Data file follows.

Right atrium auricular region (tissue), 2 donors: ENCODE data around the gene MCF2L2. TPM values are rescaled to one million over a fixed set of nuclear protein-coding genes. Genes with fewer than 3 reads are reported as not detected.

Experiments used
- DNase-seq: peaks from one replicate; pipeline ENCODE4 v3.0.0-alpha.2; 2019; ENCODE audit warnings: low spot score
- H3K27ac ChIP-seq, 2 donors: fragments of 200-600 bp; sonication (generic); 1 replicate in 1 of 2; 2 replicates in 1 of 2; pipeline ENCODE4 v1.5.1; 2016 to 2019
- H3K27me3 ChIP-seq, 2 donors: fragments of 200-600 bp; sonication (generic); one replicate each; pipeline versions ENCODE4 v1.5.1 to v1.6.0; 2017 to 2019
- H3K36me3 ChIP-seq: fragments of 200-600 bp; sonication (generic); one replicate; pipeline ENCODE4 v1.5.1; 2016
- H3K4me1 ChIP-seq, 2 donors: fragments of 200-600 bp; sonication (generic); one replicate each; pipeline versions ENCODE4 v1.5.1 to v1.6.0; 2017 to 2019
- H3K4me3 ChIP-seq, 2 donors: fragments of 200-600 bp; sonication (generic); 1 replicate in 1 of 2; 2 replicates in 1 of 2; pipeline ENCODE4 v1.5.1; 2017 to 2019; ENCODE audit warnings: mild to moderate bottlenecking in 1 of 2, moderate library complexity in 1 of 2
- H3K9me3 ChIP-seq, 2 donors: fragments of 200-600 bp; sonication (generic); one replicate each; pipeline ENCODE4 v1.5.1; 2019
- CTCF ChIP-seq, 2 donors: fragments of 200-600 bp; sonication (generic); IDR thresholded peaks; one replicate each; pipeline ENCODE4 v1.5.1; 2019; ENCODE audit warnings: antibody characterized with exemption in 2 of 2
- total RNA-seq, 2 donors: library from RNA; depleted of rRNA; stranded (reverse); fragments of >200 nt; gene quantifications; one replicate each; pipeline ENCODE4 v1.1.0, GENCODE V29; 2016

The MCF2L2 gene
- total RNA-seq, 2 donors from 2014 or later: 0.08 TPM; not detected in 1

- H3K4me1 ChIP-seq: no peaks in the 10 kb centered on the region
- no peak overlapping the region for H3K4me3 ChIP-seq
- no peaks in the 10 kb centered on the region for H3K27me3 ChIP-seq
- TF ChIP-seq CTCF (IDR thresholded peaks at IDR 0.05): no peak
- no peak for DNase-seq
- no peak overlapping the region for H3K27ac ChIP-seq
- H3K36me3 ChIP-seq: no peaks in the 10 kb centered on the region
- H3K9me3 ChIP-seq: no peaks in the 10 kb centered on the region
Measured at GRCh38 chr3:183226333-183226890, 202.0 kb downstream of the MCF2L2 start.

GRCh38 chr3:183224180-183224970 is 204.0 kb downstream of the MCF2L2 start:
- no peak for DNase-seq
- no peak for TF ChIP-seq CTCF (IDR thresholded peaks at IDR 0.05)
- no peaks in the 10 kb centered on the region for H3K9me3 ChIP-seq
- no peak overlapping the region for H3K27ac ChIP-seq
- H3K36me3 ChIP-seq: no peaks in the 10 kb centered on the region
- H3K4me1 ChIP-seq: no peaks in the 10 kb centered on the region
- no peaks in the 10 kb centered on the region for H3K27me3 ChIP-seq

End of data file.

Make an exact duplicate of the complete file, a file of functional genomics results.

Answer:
Right atrium auricular region (tissue), 2 donors: ENCODE data around the gene MCF2L2. TPM values are rescaled to one million over a fixed set of nuclear protein-coding genes. Genes with fewer than 3 reads are reported as not detected.

Experiments used
- DNase-seq: peaks from one replicate; pipeline ENCODE4 v3.0.0-alpha.2; 2019; ENCODE audit warnings: low spot score
- H3K27ac ChIP-seq, 2 donors: fragments of 200-600 bp; sonication (generic); 1 replicate in 1 of 2; 2 replicates in 1 of 2; pipeline ENCODE4 v1.5.1; 2016 to 2019
- H3K27me3 ChIP-seq, 2 donors: fragments of 200-600 bp; sonication (generic); one replicate each; pipeline versions ENCODE4 v1.5.1 to v1.6.0; 2017 to 2019
- H3K36me3 ChIP-seq: fragments of 200-600 bp; sonication (generic); one replicate; pipeline ENCODE4 v1.5.1; 2016
- H3K4me1 ChIP-seq, 2 donors: fragments of 200-600 bp; sonication (generic); one replicate each; pipeline versions ENCODE4 v1.5.1 to v1.6.0; 2017 to 2019
- H3K4me3 ChIP-seq, 2 donors: fragments of 200-600 bp; sonication (generic); 1 replicate in 1 of 2; 2 replicates in 1 of 2; pipeline ENCODE4 v1.5.1; 2017 to 2019; ENCODE audit warnings: mild to moderate bottlenecking in 1 of 2, moderate library complexity in 1 of 2
- H3K9me3 ChIP-seq, 2 donors: fragments of 200-600 bp; sonication (generic); one replicate each; pipeline ENCODE4 v1.5.1; 2019
- CTCF ChIP-seq, 2 donors: fragments of 200-600 bp; sonication (generic); IDR thresholded peaks; one replicate each; pipeline ENCODE4 v1.5.1; 2019; ENCODE audit warnings: antibody characterized with exemption in 2 of 2
- total RNA-seq, 2 donors: library from RNA; depleted of rRNA; stranded (reverse); fragments of >200 nt; gene quantifications; one replicate each; pipeline ENCODE4 v1.1.0, GENCODE V29; 2016

The MCF2L2 gene
- total RNA-seq, 2 donors from 2014 or later: 0.08 TPM; not detected in 1

- H3K4me1 ChIP-seq: no peaks in the 10 kb centered on the region
- no peak overlapping the region for H3K4me3 ChIP-seq
- no peaks in the 10 kb centered on the region for H3K27me3 ChIP-seq
- TF ChIP-seq CTCF (IDR thresholded peaks at IDR 0.05): no peak
- no peak for DNase-seq
- no peak overlapping the region for H3K27ac ChIP-seq
- H3K36me3 ChIP-seq: no peaks in the 10 kb centered on the region
- H3K9me3 ChIP-seq: no peaks in the 10 kb centered on the region
Measured at GRCh38 chr3:183226333-183226890, 202.0 kb downstream of the MCF2L2 start.

GRCh38 chr3:183224180-183224970 is 204.0 kb downstream of the MCF2L2 start:
- no peak for DNase-seq
- no peak for TF ChIP-seq CTCF (IDR thresholded peaks at IDR 0.05)
- no peaks in the 10 kb centered on the region for H3K9me3 ChIP-seq
- no peak overlapping the region for H3K27ac ChIP-seq
- H3K36me3 ChIP-seq: no peaks in the 10 kb centered on the region
- H3K4me1 ChIP-seq: no peaks in the 10 kb centered on the region
- no peaks in the 10 kb centered on the region for H3K27me3 ChIP-seq